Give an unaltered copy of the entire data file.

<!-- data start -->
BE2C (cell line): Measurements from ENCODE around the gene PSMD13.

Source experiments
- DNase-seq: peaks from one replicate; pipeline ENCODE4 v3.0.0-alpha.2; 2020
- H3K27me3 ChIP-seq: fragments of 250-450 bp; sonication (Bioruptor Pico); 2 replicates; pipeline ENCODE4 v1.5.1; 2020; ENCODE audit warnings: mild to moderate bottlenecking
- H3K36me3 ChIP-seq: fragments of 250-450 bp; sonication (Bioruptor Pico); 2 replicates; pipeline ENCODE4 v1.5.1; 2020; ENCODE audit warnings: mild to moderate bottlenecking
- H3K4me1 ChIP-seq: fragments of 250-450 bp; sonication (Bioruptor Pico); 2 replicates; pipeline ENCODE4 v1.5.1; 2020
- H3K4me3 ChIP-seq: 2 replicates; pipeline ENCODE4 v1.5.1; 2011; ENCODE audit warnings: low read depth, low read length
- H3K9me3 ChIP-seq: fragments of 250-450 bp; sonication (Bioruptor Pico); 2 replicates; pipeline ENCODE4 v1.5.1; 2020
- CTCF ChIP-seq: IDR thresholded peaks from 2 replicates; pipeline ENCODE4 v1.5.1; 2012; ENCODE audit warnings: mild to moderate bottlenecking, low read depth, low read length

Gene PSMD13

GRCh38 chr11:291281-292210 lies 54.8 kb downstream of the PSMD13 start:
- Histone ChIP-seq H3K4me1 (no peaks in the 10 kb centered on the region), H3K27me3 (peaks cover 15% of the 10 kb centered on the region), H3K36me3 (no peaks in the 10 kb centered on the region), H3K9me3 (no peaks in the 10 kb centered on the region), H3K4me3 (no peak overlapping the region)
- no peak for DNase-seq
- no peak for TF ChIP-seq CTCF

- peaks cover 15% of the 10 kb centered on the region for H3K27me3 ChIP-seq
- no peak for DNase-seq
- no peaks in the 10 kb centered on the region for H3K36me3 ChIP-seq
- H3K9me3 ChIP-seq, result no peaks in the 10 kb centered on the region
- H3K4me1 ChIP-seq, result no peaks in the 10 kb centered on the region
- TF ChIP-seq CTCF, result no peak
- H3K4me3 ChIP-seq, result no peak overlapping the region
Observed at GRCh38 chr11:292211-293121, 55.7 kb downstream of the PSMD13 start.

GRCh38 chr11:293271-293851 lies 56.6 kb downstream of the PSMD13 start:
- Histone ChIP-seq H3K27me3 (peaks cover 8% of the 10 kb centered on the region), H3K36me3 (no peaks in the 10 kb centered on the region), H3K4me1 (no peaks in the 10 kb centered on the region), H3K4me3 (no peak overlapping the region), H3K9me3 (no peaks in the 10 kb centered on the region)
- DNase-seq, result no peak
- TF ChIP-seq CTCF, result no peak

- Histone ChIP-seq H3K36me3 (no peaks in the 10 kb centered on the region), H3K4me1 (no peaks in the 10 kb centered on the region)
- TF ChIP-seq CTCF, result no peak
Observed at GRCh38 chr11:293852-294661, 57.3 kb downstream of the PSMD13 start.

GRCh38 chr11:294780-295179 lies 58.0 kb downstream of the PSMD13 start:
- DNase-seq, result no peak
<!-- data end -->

BE2C (cell line): Measurements from ENCODE around the gene PSMD13.

Source experiments
- DNase-seq: peaks from one replicate; pipeline ENCODE4 v3.0.0-alpha.2; 2020
- H3K27me3 ChIP-seq: fragments of 250-450 bp; sonication (Bioruptor Pico); 2 replicates; pipeline ENCODE4 v1.5.1; 2020; ENCODE audit warnings: mild to moderate bottlenecking
- H3K36me3 ChIP-seq: fragments of 250-450 bp; sonication (Bioruptor Pico); 2 replicates; pipeline ENCODE4 v1.5.1; 2020; ENCODE audit warnings: mild to moderate bottlenecking
- H3K4me1 ChIP-seq: fragments of 250-450 bp; sonication (Bioruptor Pico); 2 replicates; pipeline ENCODE4 v1.5.1; 2020
- H3K4me3 ChIP-seq: 2 replicates; pipeline ENCODE4 v1.5.1; 2011; ENCODE audit warnings: low read depth, low read length
- H3K9me3 ChIP-seq: fragments of 250-450 bp; sonication (Bioruptor Pico); 2 replicates; pipeline ENCODE4 v1.5.1; 2020
- CTCF ChIP-seq: IDR thresholded peaks from 2 replicates; pipeline ENCODE4 v1.5.1; 2012; ENCODE audit warnings: mild to moderate bottlenecking, low read depth, low read length

Gene PSMD13

GRCh38 chr11:291281-292210 lies 54.8 kb downstream of the PSMD13 start:
- Histone ChIP-seq H3K4me1 (no peaks in the 10 kb centered on the region), H3K27me3 (peaks cover 15% of the 10 kb centered on the region), H3K36me3 (no peaks in the 10 kb centered on the region), H3K9me3 (no peaks in the 10 kb centered on the region), H3K4me3 (no peak overlapping the region)
- no peak for DNase-seq
- no peak for TF ChIP-seq CTCF

- peaks cover 15% of the 10 kb centered on the region for H3K27me3 ChIP-seq
- no peak for DNase-seq
- no peaks in the 10 kb centered on the region for H3K36me3 ChIP-seq
- H3K9me3 ChIP-seq, result no peaks in the 10 kb centered on the region
- H3K4me1 ChIP-seq, result no peaks in the 10 kb centered on the region
- TF ChIP-seq CTCF, result no peak
- H3K4me3 ChIP-seq, result no peak overlapping the region
Observed at GRCh38 chr11:292211-293121, 55.7 kb downstream of the PSMD13 start.

GRCh38 chr11:293271-293851 lies 56.6 kb downstream of the PSMD13 start:
- Histone ChIP-seq H3K27me3 (peaks cover 8% of the 10 kb centered on the region), H3K36me3 (no peaks in the 10 kb centered on the region), H3K4me1 (no peaks in the 10 kb centered on the region), H3K4me3 (no peak overlapping the region), H3K9me3 (no peaks in the 10 kb centered on the region)
- DNase-seq, result no peak
- TF ChIP-seq CTCF, result no peak

- Histone ChIP-seq H3K36me3 (no peaks in the 10 kb centered on the region), H3K4me1 (no peaks in the 10 kb centered on the region)
- TF ChIP-seq CTCF, result no peak
Observed at GRCh38 chr11:293852-294661, 57.3 kb downstream of the PSMD13 start.

GRCh38 chr11:294780-295179 lies 58.0 kb downstream of the PSMD13 start:
- DNase-seq, result no peak